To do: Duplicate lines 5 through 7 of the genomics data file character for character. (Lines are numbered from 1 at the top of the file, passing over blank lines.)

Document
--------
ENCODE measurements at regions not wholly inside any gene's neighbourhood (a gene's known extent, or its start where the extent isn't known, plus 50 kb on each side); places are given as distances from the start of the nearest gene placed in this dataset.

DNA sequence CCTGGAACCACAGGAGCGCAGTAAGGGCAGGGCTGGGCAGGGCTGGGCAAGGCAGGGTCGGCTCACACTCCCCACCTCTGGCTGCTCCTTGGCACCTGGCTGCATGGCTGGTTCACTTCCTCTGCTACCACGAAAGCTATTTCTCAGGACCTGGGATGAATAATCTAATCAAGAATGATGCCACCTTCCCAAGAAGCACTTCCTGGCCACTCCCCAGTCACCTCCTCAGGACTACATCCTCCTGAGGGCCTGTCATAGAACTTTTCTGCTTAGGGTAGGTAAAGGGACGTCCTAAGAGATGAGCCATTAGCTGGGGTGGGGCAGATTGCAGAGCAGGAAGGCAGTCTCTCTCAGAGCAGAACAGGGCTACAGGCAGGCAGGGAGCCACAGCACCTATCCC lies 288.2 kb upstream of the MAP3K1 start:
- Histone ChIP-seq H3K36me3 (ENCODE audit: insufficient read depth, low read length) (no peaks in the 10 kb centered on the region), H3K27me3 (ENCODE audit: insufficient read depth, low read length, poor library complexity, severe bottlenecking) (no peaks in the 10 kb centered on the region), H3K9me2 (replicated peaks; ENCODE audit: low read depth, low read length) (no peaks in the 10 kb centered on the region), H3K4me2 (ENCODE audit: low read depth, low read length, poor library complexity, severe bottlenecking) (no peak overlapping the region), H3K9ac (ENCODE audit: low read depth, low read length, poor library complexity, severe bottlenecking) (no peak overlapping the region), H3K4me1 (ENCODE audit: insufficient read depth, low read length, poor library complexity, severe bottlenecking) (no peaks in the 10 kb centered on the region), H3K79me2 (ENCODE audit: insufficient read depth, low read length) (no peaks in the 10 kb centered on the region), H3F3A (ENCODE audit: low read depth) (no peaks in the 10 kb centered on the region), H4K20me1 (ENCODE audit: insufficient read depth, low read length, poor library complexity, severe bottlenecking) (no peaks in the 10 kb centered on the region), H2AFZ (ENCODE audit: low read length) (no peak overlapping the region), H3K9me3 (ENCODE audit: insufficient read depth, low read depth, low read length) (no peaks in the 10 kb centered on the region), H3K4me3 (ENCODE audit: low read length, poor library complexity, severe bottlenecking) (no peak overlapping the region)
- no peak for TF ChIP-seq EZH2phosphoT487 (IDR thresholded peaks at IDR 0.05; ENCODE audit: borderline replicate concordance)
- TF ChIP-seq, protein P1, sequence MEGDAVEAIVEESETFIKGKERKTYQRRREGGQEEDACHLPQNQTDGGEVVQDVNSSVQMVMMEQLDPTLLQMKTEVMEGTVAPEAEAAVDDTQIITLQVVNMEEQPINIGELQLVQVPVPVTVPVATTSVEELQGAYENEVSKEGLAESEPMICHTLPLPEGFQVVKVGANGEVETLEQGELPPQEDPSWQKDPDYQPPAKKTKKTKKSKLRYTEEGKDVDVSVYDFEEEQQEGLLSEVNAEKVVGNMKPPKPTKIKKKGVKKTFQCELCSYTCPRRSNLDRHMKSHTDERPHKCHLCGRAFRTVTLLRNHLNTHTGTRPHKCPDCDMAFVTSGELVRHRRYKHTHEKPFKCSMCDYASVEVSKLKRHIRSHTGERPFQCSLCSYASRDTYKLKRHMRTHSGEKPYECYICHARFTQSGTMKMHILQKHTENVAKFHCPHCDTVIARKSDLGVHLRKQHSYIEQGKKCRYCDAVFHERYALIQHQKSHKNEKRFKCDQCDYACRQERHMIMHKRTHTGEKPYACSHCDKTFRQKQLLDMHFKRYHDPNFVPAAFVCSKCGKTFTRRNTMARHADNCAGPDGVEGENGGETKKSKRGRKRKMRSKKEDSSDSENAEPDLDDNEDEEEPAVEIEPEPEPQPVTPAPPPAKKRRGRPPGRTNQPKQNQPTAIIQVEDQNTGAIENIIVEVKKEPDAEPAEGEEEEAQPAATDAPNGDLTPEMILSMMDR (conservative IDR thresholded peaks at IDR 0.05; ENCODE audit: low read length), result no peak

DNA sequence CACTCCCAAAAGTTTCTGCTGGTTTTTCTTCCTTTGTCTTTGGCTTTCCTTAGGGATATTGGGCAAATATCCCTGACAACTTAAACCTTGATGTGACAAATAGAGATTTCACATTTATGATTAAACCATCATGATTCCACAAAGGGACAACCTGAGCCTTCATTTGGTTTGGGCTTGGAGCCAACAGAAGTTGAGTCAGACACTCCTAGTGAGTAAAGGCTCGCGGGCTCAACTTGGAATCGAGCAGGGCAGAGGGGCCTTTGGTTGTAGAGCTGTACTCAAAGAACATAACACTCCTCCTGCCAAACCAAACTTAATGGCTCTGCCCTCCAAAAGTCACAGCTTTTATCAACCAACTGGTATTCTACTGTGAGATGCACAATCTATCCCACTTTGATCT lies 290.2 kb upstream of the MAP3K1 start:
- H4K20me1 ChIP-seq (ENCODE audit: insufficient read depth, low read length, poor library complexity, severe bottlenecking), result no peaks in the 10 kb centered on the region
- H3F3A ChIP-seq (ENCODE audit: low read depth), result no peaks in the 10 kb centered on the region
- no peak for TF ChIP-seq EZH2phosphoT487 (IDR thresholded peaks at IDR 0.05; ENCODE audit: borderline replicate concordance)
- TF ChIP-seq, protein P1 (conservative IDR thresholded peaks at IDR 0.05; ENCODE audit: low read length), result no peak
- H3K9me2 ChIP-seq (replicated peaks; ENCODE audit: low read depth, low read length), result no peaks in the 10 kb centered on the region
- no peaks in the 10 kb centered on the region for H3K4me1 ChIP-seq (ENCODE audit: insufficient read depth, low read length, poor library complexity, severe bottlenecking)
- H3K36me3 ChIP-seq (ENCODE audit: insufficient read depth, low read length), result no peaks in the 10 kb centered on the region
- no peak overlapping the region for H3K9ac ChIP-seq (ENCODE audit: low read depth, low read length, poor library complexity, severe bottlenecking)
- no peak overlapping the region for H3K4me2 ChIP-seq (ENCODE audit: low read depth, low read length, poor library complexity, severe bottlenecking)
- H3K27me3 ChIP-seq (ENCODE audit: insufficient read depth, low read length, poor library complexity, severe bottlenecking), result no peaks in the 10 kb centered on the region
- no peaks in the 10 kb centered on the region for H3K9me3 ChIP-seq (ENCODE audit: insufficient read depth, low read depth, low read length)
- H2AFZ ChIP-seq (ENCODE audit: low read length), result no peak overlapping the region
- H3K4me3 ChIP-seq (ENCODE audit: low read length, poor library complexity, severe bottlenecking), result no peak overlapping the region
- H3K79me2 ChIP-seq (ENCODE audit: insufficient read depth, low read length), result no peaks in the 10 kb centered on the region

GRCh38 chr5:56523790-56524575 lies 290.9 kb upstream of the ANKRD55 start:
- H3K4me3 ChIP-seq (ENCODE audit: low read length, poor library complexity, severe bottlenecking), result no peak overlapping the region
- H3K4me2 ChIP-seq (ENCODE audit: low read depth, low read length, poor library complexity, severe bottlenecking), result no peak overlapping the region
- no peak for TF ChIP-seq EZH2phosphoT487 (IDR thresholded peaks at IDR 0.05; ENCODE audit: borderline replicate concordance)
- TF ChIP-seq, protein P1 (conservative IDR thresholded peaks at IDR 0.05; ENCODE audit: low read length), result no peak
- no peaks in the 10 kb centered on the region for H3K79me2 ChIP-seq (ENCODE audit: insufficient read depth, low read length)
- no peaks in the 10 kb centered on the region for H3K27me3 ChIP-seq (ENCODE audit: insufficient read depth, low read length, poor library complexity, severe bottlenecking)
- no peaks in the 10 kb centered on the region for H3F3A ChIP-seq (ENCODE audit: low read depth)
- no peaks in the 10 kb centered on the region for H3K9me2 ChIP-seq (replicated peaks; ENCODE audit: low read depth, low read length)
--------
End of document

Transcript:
- TF ChIP-seq, protein P1, sequence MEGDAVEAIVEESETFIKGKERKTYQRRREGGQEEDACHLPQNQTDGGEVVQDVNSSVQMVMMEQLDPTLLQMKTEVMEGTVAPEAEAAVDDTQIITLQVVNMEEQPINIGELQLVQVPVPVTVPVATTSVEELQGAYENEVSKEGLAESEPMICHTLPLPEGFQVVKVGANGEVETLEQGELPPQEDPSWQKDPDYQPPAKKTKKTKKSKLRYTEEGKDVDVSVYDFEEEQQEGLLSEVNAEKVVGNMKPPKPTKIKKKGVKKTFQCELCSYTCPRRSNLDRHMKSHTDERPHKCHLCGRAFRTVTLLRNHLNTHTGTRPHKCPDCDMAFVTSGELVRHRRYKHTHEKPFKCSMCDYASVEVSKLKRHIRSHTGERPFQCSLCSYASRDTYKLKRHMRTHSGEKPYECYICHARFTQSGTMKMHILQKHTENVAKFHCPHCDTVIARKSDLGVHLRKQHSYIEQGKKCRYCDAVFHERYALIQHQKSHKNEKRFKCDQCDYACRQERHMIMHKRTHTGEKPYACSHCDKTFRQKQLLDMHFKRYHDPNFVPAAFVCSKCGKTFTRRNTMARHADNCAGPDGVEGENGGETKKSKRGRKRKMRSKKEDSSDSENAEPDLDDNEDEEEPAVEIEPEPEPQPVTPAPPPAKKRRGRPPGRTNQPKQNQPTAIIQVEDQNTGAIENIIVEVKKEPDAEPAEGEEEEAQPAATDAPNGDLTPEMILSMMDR (conservative IDR thresholded peaks at IDR 0.05; ENCODE audit: low read length), result no peak

DNA sequence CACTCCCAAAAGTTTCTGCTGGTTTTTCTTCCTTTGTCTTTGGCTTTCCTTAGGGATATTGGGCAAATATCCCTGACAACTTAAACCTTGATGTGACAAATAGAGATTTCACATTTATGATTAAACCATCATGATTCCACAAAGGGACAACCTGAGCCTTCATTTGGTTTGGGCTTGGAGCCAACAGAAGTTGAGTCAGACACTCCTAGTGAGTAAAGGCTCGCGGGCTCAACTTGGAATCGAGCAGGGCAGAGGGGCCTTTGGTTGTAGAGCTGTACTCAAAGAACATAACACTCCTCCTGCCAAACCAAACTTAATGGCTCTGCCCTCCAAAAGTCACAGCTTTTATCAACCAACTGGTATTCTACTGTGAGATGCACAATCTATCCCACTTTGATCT lies 290.2 kb upstream of the MAP3K1 start:
- H4K20me1 ChIP-seq (ENCODE audit: insufficient read depth, low read length, poor library complexity, severe bottlenecking), result no peaks in the 10 kb centered on the region